US moves to declare former Pakistani officers international terrorists


Former ISI chief Hamid Gul.

The US government is seeking to add several former Pakistani intelligence officers to the United Nations' list of international terrorists, The News reported. A senior US intelligence official familiar with the effort to rein in Pakistan's intelligence service confirmed to The Long War Journal the US wants the United Nations Security Council to designate several senior former officers of Pakistan's Inter-Service Intelligence agency as international terrorists.

Included on the list of former Pakistani intelligence officers being submitted to the UNSC are Hamid Gul, Javid Nasir, and Zahirul Islam Abbasi, as well as Aslam Beg, a senior Army officer, the intelligence official said.

The placement of the former Pakistani officers on the United Nations list would open their international accounts up to scrutiny and eventual seizure, the US official said. "We could do some major damage" to the officers' "slush funds" in international bank accounts. The US will also seek to place the officers on INTERPOL's wanted list.

News of the US move broke after Gul spoke to the Pakistani press about being added to the list. Gul "was informed of this by a highly responsible person, who had personally seen the written US request," The News reported.

The US intelligence official expressed concern that Gul still has access to such sensitive information. Gul's knowledge of the effort "is indicative that he still has friends in very high places."

According to The News, Gul said "the government should immediately move to protect the ISI from this indirect attack from Washington. He said the United States and some other Western nations were against him for the simple reason that he did not support their war on terror which, he said, was based on Washington's greed for energy."

Gul's message is calculated to rally support within Pakistan's intelligence community, the US official said. "He is playing to a very particular crowd there, to convince people in the ISI that those against him are also against them."

Both the United States and India have accused the Lashkar-e-Taiba, a Pakistani-based terror group backed by the ISI, of conducting last week's 62-hour assault on Mumbai that resulted in more than 180 Indians and foreigners killed and more than 300 wounded. Indian police captured a terrorist who admitted to training inside camps Pakistan and to being a member of Lashkar-e-Taiba.

While there have been no direct links between the Mumbai attackers and the Pakistani government, India has accused the Pakistani government of allowing numerous groups to operate on its soil. India has demanded the Pakistani government hand over about 20 wanted terror leaders and operatives, including Hafiz Saeed, the leader of the Lashkar-e-Taiba.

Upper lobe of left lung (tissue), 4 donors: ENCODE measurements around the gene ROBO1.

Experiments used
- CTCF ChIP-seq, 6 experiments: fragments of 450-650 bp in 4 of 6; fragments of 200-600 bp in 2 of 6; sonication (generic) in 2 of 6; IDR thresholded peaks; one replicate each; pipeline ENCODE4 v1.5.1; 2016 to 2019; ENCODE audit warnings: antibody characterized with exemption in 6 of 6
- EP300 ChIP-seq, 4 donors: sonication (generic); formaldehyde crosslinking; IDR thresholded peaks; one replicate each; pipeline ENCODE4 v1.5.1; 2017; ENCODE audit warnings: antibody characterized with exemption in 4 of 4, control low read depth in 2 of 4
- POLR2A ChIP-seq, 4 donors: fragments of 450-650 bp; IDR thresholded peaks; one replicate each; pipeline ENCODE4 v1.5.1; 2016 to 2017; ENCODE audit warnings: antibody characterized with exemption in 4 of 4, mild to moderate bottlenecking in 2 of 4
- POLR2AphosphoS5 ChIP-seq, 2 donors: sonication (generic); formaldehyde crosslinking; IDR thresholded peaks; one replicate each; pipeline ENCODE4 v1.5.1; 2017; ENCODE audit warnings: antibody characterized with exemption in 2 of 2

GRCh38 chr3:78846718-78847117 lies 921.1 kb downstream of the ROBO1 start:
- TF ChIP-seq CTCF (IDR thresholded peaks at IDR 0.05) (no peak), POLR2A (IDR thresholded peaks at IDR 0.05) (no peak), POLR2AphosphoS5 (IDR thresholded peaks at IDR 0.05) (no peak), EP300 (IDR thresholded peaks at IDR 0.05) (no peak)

Elements of the Pakistani state may have aided in the training of the Mumbai terrorists and the execution of the operation. The captured terrorist claimed members of the Pakistani Navy aided in his training, while Dawood Ibrahim, the ISI-backed mafia don, provided logistical support. Indian intelligence sources told PTI that the country has "proof that the Inter Services Intelligence was involved in planning the Mumbai terror attacks and training the terrorists." The unconfirmed report stated "the names of trainers and the places where meticulous training took place are also known to the government." US intelligence has additional information, according to the report.

Just this year, the ISI was directly implicated in the suicide attack on the Indian embassy in Kabul. Fifty-four people, including an Indian defense attaché, were killed in the July 7 bombing. The Indian embassy bombing was carried out by the Haqqani Network, with the direct backing of the ISI, The US confronted the Pakistani government with evidence of the ISI's involvement in August. Within two months after the US confrontation with Pakistan, Lieutenant General Nadeem Taj, the Director of the ISI, was relieved of his command.

Background on Gul, Nasir, Abbasi, and Beg

The four senior retired Pakistani officers put forth to be sanctioned by the United Nations have a long history of dealing with extremist groups, and particularly al Qaeda, the Taliban, and the Kashmiri terror groups.

Lieutenant General (Retired) Hamid Gul served as the chief of the ISI from 1987 to 1989. Gul is known as the Godfather of the Taliban for his efforts to organize the fight against the Soviets in Afghanistan from 1979 to 1989, and the helping to facilitate the rise of the Taliban in the 1990s. Gul supports the terrorist insurgency in India-occupied Kashmir and opposes the US-led effort to defeat Islamic extremism.